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M Segerlantz, M Bramnert, P Manhem, E Laurila and LC Groop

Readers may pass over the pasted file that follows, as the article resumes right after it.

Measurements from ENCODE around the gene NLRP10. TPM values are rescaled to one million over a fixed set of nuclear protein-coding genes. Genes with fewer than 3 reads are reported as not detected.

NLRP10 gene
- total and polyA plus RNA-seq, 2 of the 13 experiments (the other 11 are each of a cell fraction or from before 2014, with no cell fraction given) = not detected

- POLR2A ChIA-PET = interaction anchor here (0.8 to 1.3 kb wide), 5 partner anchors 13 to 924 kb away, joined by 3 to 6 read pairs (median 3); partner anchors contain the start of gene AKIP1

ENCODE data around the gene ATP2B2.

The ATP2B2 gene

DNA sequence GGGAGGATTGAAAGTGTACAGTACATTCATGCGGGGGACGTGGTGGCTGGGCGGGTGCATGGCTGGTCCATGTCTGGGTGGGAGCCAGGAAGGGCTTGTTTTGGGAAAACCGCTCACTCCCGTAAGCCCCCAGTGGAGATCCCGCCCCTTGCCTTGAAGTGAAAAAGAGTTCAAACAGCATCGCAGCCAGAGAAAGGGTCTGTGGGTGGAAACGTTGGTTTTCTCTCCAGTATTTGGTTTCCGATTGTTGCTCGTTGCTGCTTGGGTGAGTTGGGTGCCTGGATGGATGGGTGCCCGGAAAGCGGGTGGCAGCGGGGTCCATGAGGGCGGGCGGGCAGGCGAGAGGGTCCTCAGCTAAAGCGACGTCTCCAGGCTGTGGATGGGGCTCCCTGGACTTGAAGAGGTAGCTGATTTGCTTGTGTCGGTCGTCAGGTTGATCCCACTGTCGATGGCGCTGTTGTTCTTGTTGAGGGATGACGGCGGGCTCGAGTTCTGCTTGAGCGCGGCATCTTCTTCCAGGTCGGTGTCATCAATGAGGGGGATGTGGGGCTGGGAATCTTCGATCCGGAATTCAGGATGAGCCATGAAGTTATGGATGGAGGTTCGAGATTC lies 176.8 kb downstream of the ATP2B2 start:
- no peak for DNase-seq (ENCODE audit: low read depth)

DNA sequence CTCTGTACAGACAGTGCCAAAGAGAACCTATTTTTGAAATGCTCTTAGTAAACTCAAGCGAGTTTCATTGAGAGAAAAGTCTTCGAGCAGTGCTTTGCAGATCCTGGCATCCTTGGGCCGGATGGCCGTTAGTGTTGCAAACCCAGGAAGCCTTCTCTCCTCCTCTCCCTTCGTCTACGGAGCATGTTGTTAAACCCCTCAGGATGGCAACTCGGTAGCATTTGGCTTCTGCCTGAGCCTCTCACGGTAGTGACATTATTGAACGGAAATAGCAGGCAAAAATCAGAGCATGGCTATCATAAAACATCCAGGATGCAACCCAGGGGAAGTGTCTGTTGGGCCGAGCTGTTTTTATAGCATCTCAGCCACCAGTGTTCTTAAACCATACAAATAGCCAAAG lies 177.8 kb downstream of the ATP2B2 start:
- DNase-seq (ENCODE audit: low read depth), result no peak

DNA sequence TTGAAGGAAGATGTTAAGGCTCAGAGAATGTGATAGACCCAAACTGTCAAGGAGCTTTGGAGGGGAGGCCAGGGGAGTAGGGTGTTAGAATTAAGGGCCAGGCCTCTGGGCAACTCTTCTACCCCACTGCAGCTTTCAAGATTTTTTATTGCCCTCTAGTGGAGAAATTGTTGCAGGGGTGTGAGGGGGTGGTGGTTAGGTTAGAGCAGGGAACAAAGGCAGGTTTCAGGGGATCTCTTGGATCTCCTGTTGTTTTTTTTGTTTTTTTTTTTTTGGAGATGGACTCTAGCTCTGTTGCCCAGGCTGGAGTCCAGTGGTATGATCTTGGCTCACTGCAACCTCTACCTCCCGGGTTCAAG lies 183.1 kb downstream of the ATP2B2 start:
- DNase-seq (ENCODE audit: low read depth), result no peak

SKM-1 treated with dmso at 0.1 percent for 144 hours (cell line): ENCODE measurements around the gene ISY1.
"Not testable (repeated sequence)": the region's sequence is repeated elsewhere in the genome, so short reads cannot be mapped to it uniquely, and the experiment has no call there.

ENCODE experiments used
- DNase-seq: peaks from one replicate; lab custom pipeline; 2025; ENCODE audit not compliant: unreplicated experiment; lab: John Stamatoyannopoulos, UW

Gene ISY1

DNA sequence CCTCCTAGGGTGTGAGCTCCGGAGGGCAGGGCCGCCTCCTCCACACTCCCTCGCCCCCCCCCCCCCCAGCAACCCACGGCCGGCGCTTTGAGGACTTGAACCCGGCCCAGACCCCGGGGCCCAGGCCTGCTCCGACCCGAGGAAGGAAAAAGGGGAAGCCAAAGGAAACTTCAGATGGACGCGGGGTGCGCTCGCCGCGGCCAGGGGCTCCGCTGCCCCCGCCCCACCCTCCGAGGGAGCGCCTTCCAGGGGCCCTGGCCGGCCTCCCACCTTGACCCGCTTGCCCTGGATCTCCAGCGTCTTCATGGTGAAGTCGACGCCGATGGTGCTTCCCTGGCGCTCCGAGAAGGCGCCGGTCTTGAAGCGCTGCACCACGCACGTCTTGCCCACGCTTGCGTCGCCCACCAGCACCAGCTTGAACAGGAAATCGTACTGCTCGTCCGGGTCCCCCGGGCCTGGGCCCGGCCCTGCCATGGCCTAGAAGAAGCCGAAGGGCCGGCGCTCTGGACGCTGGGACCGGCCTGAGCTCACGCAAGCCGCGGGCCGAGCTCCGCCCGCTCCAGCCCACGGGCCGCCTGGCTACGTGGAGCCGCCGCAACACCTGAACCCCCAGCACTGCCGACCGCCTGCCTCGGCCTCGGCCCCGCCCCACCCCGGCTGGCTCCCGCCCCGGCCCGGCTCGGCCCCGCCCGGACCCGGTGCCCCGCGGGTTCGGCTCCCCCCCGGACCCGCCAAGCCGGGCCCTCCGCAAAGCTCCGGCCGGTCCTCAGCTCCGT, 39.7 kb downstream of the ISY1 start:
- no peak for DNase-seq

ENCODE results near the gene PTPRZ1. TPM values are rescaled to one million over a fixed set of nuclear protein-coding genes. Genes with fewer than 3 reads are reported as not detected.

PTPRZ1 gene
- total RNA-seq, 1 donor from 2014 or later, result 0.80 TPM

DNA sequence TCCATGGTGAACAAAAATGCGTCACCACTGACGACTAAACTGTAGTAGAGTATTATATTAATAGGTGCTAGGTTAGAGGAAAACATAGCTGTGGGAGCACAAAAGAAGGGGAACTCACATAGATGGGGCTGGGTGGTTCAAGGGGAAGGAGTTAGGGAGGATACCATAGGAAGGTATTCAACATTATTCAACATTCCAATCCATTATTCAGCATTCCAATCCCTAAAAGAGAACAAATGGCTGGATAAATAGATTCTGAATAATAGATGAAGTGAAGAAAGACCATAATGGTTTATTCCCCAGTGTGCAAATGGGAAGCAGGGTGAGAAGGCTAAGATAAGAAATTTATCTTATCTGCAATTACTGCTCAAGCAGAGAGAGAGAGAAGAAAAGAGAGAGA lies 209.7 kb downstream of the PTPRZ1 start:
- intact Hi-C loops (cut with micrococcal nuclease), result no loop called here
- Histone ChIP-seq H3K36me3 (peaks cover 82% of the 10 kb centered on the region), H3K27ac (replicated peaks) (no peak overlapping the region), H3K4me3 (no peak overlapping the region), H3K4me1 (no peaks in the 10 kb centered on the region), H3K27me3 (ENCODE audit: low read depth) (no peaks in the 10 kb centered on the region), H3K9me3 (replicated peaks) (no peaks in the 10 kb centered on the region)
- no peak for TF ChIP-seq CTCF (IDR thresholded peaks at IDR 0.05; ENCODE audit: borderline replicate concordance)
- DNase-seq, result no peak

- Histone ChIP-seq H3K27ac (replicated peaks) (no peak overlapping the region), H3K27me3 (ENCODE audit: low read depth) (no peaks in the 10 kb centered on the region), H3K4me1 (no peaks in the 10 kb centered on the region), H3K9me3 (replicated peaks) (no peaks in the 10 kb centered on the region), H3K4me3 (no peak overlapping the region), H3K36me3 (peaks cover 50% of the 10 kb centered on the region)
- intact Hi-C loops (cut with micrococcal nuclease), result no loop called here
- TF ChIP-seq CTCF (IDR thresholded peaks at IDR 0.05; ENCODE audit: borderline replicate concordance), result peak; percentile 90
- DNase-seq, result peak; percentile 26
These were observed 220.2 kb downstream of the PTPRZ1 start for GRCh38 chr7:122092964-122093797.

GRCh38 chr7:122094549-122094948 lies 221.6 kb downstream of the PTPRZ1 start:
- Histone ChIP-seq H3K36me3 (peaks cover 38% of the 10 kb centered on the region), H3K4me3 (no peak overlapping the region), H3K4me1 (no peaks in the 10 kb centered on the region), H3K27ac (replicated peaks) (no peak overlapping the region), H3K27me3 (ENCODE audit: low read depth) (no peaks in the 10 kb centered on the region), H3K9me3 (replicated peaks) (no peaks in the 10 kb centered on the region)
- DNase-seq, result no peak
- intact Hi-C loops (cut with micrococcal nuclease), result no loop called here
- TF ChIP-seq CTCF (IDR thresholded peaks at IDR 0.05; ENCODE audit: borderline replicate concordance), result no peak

OBJECTIVE: Previous studies evaluating the lipolytic effect of GH have in general been performed in subjects on chronic GH therapy. In this study we assessed the lipolytic effect of GH in previously untreated patients and examined whether the negative effect of enhanced lipolysis on glucose metabolism could be counteracted by acute antilipolysis achieved with acipimox. METHODS: Ten GH-deficient (GHD) adults participated in four experiments each, during which they received in a double-blind manner: placebo (A); GH (0.88+/-0.13 mg) (B); GH+acipimox 250 mg b.i.d. (C); and acipimox b.i.d. (no GH) (D), where GH was given the night before a 2 h euglycemic, hyperinsulinemic clamp combined with infusion of [3-(3)H]glucose and indirect calorimetry. RESULTS: GH increased basal free fatty acid (FFA) levels by 74% (P=0.0051) and insulin levels by 93% (P=0.0051). This resulted in a non-significant decrease in insulin-stimulated glucose uptakes (16.61+/-8.03 vs 12.74+/-5.50 micromol/kg per min (s.d.), P=0.07 for A vs B). The rates of insulin-stimulated glucose uptake correlated negatively with the FFA concentrations (r=-0.638, P<0.0001). However, acipimox caused a significant improvement in insulin-stimulated glucose uptake in the GH-treated patients (17.35+/-5.65 vs 12.74+/-5.50 micromol/kg per min, P=0.012 for C vs B). The acipimox-induced enhancement of insulin-stimulated glucose uptake was mainly due to an enhanced rate of glucose oxidation (8.32+/-3.00 vs 5.88+/-2.39 micromol/kg per min, P=0.07 for C vs B). The enhanced rates of glucose oxidation induced by acipimox correlated negatively with the rate of lipid oxidation in GH-treated subjects both in basal (r=-0.867, P=0.0093) and during insulin-stimulated (r=-0.927, P=0.0054) conditions. GH did not significantly impair non-oxidative glucose metabolism (6.86+/-5.22 vs 8.67+/-6.65 micromol/kg per min, P=NS for B vs A). The fasting rate of endogenous glucose production was unaffected by GH and acipimox administration (10.99+/-1.98 vs 11.73+/-2.38 micromol/kg per min, P=NS for B vs A and 11.55+/-2.7 vs 10.99+/-1.98 micromol/kg per min, P=NS for C vs B). On the other hand, acipimox alone improved glucose uptake in the untreated GHD patients (24.14+/-8.74 vs 16.61+/-8.03 micromol/kg per min, P=0.0077 for D vs A) and this was again due to enhanced fasting (7.90+/-2.68 vs 5.16+/-2.28 micromol/kg per min, P=0.01 for D vs A) and insulin-stimulated (9.78+/-3.68 vs 7.95+/-2.64 micromol/kg per min, P=0.07 for D vs A) glucose oxidation. CONCLUSION: The study of acute administration of GH to previously untreated GHD patients provides compelling evidence that (i) GH-induced insulin resistance is mainly due to induction of lipolysis by GH; and (ii) inhibition of lipolysis can prevent the deterioration of insulin sensitivity. The question remains whether GH replacement therapy should, at least at the beginning of therapy, be combined with means to prevent an excessive stimulation of lipolysis by GH.